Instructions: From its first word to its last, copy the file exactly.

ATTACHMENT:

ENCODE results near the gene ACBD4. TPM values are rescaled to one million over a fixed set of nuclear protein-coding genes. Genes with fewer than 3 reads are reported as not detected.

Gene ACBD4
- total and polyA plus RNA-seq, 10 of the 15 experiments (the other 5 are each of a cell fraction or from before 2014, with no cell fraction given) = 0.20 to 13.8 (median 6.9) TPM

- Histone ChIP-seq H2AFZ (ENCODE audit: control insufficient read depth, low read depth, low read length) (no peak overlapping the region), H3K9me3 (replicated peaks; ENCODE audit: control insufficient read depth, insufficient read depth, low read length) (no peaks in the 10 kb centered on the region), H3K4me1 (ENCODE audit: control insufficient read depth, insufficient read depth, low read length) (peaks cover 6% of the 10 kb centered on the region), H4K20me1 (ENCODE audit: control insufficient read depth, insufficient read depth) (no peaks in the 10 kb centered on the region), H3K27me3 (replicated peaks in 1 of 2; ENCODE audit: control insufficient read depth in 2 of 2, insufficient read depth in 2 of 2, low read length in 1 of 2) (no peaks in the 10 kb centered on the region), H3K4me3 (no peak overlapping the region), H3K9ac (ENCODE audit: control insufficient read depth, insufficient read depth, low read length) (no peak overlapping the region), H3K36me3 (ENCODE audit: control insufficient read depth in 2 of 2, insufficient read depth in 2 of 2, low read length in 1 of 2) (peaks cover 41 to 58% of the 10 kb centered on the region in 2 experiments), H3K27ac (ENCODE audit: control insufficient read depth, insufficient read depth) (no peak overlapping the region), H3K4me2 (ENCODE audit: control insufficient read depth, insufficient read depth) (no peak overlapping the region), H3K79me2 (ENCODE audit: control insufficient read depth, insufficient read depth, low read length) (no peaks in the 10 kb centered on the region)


ENCODE results near the gene ACBD4. TPM values are rescaled to one million over a fixed set of nuclear protein-coding genes. Genes with fewer than 3 reads are reported as not detected.

Gene ACBD4
- total and polyA plus RNA-seq, 10 of the 15 experiments (the other 5 are each of a cell fraction or from before 2014, with no cell fraction given) = 0.20 to 13.8 (median 6.9) TPM

- Histone ChIP-seq H2AFZ (ENCODE audit: control insufficient read depth, low read depth, low read length) (no peak overlapping the region), H3K9me3 (replicated peaks; ENCODE audit: control insufficient read depth, insufficient read depth, low read length) (no peaks in the 10 kb centered on the region), H3K4me1 (ENCODE audit: control insufficient read depth, insufficient read depth, low read length) (peaks cover 6% of the 10 kb centered on the region), H4K20me1 (ENCODE audit: control insufficient read depth, insufficient read depth) (no peaks in the 10 kb centered on the region), H3K27me3 (replicated peaks in 1 of 2; ENCODE audit: control insufficient read depth in 2 of 2, insufficient read depth in 2 of 2, low read length in 1 of 2) (no peaks in the 10 kb centered on the region), H3K4me3 (no peak overlapping the region), H3K9ac (ENCODE audit: control insufficient read depth, insufficient read depth, low read length) (no peak overlapping the region), H3K36me3 (ENCODE audit: control insufficient read depth in 2 of 2, insufficient read depth in 2 of 2, low read length in 1 of 2) (peaks cover 41 to 58% of the 10 kb centered on the region in 2 experiments), H3K27ac (ENCODE audit: control insufficient read depth, insufficient read depth) (no peak overlapping the region), H3K4me2 (ENCODE audit: control insufficient read depth, insufficient read depth) (no peak overlapping the region), H3K79me2 (ENCODE audit: control insufficient read depth, insufficient read depth, low read length) (no peaks in the 10 kb centered on the region)